What does Hindutva mean to you?
Abstraction and Rigour
“What is Hindutva?” I’m sure reams have been written answering this one question and by scholars whose knowledge I can’t even begin to fathom. But, the real answer to this question is quite irrelevant. The more important question would be “What does Hindutva mean to you?” And I’m just as sure that for most voters, the answers differ vastly depending on their perspectives. To me, as a layman in the history of Hindu culture and nationalism, the word itself seems quite vague.
Its vagueness might help BJP score points in intellectual debates as its spokespersons can sidestep the accusations of being against minorities, but the same vagueness will help its opponents in creating a caricature of BJP which they proceed to demolish with great gusto winning the admiration of their constituencies.
It is in this context that I find terms like “Integral humanism” or “Shweta Chhatra” even worse. These are terms that have zero meaning to most of the voters. If you are making an elevator pitch to a voter, spending all your time defining the very principle you claim to stand for isn’t going to win you any converts. So, what should (can) a political party like BJP do?
It can both completely rid itself of its roots and alienate its natural constituency or it can be more honest about where it stands. It is in this context that Mr. Narendra Modi’s answer “I’m a Hindu,” seems more natural, honest, and one that I feel will connect to more people. One would find wider consensus in defining the term “Hindu” than the term “Hindutva”. So, you can’t create a caricature out of a “Hindu” that will alienate a voter in the middle of the distribution in the same way you can do with “Hindutvawaadi”. (If it does alienate such a voter in any given constituency, you can be certain that no amount of persuasion is going to fetch you her vote in the first place).
Perhaps I’m wrong, but Indians (whatever be their religion) are at home with people and cultures having religious roots. Therefore, I believe most of us would be fine with a person of another faith representing us, as long as he doesn’t claim to stand for a vague idea that may (or may not) pose a danger to our community. So, what would I have BJP do? If they are asked “What do you stand for?” they should eschew Hindutva, and focus on (in order)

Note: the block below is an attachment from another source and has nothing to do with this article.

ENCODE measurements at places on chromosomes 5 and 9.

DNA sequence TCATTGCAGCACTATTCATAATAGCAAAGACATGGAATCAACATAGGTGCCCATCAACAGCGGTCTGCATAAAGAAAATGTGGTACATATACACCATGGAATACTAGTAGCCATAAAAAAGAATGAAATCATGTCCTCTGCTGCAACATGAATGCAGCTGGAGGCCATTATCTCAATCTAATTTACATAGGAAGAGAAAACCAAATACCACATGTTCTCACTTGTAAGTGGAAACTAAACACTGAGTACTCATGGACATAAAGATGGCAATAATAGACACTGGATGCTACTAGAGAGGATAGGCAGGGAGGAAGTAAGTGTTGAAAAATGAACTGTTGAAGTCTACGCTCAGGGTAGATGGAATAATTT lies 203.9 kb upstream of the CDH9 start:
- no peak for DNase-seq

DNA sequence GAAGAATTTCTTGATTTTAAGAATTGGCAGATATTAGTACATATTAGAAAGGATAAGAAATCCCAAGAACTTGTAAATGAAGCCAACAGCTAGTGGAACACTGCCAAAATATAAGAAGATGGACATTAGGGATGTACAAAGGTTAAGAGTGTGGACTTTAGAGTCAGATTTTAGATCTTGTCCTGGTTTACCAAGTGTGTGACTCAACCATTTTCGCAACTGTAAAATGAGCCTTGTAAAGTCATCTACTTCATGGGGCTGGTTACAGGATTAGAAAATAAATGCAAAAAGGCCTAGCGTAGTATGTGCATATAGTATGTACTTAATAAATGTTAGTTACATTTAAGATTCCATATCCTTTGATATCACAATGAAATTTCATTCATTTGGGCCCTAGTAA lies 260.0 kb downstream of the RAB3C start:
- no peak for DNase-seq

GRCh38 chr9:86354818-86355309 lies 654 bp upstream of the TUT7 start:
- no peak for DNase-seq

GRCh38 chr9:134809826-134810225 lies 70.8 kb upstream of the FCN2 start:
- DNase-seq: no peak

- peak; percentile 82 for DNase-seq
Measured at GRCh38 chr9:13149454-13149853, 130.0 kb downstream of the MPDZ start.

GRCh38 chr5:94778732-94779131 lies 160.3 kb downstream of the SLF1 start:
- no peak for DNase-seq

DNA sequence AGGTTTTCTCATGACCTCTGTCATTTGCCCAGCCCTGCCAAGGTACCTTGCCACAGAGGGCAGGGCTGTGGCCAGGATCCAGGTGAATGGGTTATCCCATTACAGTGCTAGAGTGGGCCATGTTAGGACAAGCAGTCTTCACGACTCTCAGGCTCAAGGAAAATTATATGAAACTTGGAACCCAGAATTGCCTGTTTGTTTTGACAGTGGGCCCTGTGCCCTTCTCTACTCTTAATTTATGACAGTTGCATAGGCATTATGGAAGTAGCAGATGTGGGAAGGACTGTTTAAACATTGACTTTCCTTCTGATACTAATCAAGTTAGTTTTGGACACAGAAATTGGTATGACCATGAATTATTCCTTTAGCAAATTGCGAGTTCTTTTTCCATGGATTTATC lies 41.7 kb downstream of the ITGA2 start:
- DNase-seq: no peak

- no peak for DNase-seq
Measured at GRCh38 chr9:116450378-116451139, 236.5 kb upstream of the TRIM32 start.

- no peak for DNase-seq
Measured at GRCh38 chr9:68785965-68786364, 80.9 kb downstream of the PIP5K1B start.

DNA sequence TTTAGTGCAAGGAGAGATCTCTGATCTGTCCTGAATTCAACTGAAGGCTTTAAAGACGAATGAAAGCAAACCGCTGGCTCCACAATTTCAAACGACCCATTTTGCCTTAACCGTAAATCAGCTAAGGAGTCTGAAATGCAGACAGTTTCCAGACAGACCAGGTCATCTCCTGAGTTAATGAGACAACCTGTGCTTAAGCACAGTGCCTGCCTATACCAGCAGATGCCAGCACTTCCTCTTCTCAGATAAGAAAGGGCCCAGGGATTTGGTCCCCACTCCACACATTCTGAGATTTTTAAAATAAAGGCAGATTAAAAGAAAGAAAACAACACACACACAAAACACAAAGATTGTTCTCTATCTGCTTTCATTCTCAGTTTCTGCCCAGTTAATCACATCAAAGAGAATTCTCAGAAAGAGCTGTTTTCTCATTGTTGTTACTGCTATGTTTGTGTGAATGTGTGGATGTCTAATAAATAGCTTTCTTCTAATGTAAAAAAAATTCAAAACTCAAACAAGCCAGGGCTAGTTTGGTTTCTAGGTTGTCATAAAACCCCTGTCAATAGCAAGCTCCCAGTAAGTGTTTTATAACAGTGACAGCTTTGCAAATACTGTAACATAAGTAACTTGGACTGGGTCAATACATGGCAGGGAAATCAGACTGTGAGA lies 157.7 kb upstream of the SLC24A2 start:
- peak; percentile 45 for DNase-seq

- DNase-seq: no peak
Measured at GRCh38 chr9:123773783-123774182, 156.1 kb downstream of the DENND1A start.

2) National integrity and
3) Hindu identity
This way, you give the voters a much more honest representation of yourself and let them make a better decision.
The second part of my post is only peripherally related to the first. In basic epistemology, we were taught to always argue against the strongest claim made by your opponent, not the weakest (which can always be given up). If only this were to be followed in real life discussions and debates, we would have more fruitful debates. However, the easiest way to “win” a debate would be to attack the weakest argument made by your opponents and sometimes attack even peripheral arguments which aren’t really supported by the majority of your opponents anyway. Unfortunately, this is what most high decibel shouting matches debates have descended into.
In such a scenario, sacrificing quality for quantity of arguments, just hoping that quantity or arguments are retained better in the public memory is a foolish strategy. Blame it on the polarization or on passion, but in recent days I have seen brilliant people on the right fall into this trap and sacrifice rigour in fact-checking or argument construction for flowery language or simply because they were playing to the gallery. Case in point: Dr. Amartya Sen’s impact on India: There are enough potent arguments against his views without having to resort to peripheral (borderline irrelevant) ones like the awards conferred by Indian government, his place of residence, his history of voting or the track record of his supporters. These weak arguments only allow the cornered to escape.
Please, let us leave the sloppy constructions and substitution of logic with flowery language to the congress spokespersons (both official and unofficial). There is already a paucity of right wing voices in the mainstream. Established brands like the left-liberal may not need ambassadors, but the right wing voices who have made it to the stage – be it journalists, intellectuals or even social media stars, are our ambassadors for now, and they need to weigh their words more carefully. A General fighting alongside troops might raise the morale of his troops, but the risk of being sniped off and the resultant disarray is too great.